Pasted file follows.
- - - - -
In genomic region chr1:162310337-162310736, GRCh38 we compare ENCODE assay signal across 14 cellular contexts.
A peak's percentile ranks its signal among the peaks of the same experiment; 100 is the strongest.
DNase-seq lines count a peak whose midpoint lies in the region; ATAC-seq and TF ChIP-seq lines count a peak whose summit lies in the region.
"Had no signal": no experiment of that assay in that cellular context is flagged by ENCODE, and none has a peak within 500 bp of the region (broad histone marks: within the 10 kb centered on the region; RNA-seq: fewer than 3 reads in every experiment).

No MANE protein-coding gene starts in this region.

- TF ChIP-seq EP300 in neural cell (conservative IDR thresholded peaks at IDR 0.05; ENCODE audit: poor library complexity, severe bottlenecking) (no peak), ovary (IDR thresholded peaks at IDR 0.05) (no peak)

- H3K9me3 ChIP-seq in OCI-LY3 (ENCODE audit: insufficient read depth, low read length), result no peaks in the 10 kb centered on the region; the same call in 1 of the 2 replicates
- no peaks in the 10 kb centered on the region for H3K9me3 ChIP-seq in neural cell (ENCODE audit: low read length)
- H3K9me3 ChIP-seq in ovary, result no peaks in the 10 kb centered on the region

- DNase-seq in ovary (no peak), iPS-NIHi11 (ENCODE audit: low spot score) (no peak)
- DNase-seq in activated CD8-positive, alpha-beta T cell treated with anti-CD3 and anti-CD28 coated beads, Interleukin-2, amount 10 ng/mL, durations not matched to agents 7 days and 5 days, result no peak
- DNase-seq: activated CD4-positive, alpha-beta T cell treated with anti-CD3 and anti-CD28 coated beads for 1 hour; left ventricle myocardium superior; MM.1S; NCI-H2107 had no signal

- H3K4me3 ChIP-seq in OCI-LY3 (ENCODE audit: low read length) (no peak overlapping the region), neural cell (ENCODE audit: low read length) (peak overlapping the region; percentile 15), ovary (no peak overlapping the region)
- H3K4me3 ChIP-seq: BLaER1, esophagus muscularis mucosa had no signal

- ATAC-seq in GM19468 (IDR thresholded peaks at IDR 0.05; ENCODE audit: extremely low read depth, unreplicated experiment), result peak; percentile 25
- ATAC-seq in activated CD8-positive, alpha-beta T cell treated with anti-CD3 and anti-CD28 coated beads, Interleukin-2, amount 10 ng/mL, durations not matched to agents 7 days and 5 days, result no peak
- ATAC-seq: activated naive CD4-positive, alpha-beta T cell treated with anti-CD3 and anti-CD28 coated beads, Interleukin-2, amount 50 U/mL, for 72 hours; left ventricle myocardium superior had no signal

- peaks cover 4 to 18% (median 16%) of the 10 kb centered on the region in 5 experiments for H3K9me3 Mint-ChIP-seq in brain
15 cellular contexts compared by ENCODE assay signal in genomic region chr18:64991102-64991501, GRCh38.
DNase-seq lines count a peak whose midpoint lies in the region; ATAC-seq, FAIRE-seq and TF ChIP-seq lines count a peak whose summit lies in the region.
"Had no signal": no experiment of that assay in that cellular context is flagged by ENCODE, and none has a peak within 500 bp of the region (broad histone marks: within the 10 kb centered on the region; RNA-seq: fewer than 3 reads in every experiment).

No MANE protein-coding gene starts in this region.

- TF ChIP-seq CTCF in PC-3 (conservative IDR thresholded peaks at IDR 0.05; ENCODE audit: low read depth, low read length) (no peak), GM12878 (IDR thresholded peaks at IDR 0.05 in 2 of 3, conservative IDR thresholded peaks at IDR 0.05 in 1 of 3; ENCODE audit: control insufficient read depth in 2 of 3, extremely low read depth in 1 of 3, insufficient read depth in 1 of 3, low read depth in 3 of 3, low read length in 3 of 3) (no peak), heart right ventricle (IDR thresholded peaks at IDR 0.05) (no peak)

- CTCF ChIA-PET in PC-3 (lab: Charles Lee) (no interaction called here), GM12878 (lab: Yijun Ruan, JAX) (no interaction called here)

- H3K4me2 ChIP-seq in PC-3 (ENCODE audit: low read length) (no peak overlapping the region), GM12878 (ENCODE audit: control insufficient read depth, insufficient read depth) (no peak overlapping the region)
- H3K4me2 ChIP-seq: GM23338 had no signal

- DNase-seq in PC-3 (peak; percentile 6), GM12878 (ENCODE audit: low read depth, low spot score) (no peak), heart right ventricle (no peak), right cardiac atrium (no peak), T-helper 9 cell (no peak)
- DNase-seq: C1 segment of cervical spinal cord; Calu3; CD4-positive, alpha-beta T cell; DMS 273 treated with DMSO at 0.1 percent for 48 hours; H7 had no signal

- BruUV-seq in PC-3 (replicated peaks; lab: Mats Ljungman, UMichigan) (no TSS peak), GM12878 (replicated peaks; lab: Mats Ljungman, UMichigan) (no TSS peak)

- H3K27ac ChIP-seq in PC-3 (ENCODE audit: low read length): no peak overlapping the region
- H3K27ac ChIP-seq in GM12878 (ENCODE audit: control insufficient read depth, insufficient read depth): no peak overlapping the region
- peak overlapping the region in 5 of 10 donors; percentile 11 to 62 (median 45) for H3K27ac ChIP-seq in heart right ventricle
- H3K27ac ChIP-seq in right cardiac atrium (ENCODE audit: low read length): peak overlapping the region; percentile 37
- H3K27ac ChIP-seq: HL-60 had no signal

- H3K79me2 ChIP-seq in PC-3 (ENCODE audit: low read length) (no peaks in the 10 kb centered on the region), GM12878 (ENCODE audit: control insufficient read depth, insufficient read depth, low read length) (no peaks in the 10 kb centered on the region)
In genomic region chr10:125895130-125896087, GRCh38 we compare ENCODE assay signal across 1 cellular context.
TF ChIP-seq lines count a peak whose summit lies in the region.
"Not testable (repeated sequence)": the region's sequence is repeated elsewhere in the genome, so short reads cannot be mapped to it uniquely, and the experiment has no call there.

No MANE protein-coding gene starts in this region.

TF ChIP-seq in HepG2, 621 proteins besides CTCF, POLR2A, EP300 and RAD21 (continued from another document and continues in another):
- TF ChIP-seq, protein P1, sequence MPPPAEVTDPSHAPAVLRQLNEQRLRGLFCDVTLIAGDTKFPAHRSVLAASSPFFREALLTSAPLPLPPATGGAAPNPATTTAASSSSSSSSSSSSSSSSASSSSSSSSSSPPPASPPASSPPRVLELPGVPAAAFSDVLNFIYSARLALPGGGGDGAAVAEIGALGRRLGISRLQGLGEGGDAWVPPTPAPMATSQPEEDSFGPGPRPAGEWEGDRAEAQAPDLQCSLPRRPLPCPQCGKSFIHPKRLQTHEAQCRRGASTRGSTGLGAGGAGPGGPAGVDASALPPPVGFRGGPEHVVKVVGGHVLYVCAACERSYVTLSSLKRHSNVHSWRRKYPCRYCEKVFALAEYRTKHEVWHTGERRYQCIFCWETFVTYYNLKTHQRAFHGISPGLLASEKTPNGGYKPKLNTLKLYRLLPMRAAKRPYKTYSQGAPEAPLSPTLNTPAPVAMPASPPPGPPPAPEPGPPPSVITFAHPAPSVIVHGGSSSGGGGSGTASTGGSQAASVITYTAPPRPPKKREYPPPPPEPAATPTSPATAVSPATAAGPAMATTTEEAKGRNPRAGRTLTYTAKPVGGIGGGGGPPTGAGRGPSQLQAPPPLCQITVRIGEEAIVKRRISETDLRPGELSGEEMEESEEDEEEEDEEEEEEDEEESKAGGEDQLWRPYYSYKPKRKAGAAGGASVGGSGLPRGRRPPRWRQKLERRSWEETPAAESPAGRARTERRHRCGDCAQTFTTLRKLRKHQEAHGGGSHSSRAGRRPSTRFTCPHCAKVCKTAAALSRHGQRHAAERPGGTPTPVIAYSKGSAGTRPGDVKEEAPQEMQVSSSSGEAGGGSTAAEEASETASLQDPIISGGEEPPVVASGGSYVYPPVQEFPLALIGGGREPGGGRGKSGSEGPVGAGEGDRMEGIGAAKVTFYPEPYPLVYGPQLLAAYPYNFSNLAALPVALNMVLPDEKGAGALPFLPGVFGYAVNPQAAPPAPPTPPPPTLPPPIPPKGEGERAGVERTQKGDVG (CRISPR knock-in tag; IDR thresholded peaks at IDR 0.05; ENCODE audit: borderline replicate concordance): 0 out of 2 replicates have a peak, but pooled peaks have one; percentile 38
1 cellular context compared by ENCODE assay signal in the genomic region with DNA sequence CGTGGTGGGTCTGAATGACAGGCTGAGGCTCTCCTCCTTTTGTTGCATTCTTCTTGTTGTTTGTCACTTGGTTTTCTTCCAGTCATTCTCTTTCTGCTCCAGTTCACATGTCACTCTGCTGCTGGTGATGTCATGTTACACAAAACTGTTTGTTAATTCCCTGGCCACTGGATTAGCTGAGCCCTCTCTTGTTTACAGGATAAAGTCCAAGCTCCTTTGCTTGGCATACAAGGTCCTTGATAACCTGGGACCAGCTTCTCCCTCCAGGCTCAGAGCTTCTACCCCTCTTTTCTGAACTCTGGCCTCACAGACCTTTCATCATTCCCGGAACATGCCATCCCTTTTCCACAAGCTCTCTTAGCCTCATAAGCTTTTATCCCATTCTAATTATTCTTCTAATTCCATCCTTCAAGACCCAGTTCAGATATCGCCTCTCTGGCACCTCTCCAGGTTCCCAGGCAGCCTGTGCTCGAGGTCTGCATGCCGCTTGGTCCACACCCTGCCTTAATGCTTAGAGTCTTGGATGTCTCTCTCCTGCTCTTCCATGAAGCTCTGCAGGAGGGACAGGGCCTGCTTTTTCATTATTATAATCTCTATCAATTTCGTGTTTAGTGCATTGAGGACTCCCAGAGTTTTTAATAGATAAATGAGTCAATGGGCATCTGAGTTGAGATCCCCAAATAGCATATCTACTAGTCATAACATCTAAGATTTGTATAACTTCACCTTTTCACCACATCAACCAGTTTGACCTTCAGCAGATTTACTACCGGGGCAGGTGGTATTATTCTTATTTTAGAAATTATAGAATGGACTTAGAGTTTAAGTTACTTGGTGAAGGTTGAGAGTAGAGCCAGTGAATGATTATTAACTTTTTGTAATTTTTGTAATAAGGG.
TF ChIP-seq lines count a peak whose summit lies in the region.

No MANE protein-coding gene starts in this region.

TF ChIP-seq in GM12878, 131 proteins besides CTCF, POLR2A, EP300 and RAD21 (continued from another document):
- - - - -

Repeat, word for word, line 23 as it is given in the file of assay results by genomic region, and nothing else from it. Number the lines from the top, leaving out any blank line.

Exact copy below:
- TF ChIP-seq CTCF in PC-3 (conservative IDR thresholded peaks at IDR 0.05; ENCODE audit: low read depth, low read length) (no peak), GM12878 (IDR thresholded peaks at IDR 0.05 in 2 of 3, conservative IDR thresholded peaks at IDR 0.05 in 1 of 3; ENCODE audit: control insufficient read depth in 2 of 3, extremely low read depth in 1 of 3, insufficient read depth in 1 of 3, low read depth in 3 of 3, low read length in 3 of 3) (no peak), heart right ventricle (IDR thresholded peaks at IDR 0.05) (no peak)